Test procedures in the validation study were similar to those described above with three exceptions. First, based on the results of the PTA scale derivation, only words were used as memory items. Second, one extra administration (next to the initial administration and the subsequent assessments each 24 hours) of the composite PTA questionnaire was introduced at one hour after the first administration. Finally, recall and recognition of three words were also tested at five minutes after presentation during the initial questionnaire administration.
Since no gold standard exists to define PTA, we compared patients and controls, recognizing that not all TBI patients suffered from PTA. The discriminative value of individual test items was determined separately for both the derivation and validation study by calculation of the sensitivity and specificity. The sensitivity of a test item was defined as the proportion of TBI patients giving an incorrect answer to that particular item whereas specificity referred to the proportion of controls answering the particular test item correctly.
To develop an examiner independent and objective PTA scale, the examiner related items (name and face of examiner) and the items that cannot objectively be verified for correctness (last memory preceding and first memory following injury), were excluded from further analysis. Performance of patients and controls was compared using Chi-squared and Fisher’s exact tests: For the orientation items the scores on day one (first administration) and day two were used. We used the score on day two for the memory items. Pearson’s correlation analysis was performed for all items on test day one to determine inter-item correlation. To compose a new PTA scale, items with the highest sensitivity and specificity, taking the inter-item correlation into account, were chosen.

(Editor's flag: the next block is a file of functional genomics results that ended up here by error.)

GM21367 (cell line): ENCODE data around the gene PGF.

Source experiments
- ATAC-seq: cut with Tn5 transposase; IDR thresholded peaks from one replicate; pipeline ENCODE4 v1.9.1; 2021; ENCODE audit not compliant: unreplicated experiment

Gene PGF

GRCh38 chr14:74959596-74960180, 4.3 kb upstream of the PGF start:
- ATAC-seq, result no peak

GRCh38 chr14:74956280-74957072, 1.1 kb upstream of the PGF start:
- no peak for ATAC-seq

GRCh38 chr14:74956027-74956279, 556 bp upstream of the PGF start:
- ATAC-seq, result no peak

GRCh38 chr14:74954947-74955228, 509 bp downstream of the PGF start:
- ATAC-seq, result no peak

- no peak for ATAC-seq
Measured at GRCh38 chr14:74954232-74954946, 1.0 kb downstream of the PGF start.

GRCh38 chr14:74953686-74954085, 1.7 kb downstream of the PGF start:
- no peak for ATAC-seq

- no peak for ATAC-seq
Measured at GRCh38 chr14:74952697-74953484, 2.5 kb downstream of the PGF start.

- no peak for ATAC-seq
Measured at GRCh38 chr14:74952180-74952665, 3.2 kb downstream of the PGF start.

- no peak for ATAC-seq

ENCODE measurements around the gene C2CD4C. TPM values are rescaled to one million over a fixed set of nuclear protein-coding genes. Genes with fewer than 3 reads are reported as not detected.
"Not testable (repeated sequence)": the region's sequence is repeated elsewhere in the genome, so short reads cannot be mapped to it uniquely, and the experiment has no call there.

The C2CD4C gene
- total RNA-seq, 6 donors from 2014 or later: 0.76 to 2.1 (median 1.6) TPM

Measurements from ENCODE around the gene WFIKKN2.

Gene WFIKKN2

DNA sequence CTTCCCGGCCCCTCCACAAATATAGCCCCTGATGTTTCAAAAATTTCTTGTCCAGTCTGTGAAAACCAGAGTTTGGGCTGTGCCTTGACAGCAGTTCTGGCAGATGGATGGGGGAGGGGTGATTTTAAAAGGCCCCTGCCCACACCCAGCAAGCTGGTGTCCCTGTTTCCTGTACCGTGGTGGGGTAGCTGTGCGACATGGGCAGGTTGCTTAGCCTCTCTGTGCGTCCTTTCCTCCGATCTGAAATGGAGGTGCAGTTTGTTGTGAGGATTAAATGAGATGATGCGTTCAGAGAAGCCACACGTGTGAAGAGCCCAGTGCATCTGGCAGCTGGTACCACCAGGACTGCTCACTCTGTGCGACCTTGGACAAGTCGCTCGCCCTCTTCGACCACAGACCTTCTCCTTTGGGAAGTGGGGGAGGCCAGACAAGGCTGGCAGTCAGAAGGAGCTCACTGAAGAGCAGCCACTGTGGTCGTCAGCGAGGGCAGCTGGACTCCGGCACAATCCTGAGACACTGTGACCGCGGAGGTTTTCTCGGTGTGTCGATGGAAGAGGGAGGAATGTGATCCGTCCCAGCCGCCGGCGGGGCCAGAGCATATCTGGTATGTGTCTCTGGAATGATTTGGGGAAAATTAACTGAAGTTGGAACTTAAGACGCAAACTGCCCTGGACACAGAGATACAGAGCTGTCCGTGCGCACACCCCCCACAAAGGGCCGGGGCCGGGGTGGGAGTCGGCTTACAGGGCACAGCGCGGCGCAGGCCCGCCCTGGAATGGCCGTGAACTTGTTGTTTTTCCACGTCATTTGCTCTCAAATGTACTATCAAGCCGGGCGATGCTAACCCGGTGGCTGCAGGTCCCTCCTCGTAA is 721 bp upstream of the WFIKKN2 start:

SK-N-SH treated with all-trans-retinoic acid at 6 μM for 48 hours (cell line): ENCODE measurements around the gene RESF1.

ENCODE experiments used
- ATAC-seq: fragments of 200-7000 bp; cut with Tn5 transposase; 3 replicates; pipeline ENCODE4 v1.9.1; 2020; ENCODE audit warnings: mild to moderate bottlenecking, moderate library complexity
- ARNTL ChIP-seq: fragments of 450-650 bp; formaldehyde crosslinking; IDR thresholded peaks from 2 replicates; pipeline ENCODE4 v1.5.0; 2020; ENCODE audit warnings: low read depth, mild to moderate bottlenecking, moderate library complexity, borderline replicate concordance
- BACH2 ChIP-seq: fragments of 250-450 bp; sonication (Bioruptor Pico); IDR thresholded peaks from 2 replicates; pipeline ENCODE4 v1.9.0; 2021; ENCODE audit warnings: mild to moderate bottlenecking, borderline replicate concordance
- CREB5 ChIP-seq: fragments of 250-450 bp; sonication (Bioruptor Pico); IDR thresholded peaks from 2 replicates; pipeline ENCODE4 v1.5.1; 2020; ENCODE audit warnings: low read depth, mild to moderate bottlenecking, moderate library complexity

The discriminative value (patients versus controls) of free recall versus recognition of the three-word memory test in the validation sample was determined by computing Receiver Operating Characteristic (ROC) curves. Spearman correlation coefficients were calculated to examine the association between performance on our proposed PTA scale and performance on the GOAT, MOPTAS and (R-)WPTAS scales. Since we used a three-word memory test instead of a three-picture test in this validation cohort the total scores of the MOPTAS and (R-)WPTAS scales were calculated using the three-word recognition scores.
Finally, to compare the performance of our PTA scale with existing scales, we also carried out ROC analyses of the sum scores of all PTA scales to calculate the individual discriminative values (patients versus controls). For all statistical analyses a p <0.05 (two-sided) was considered statistically significant.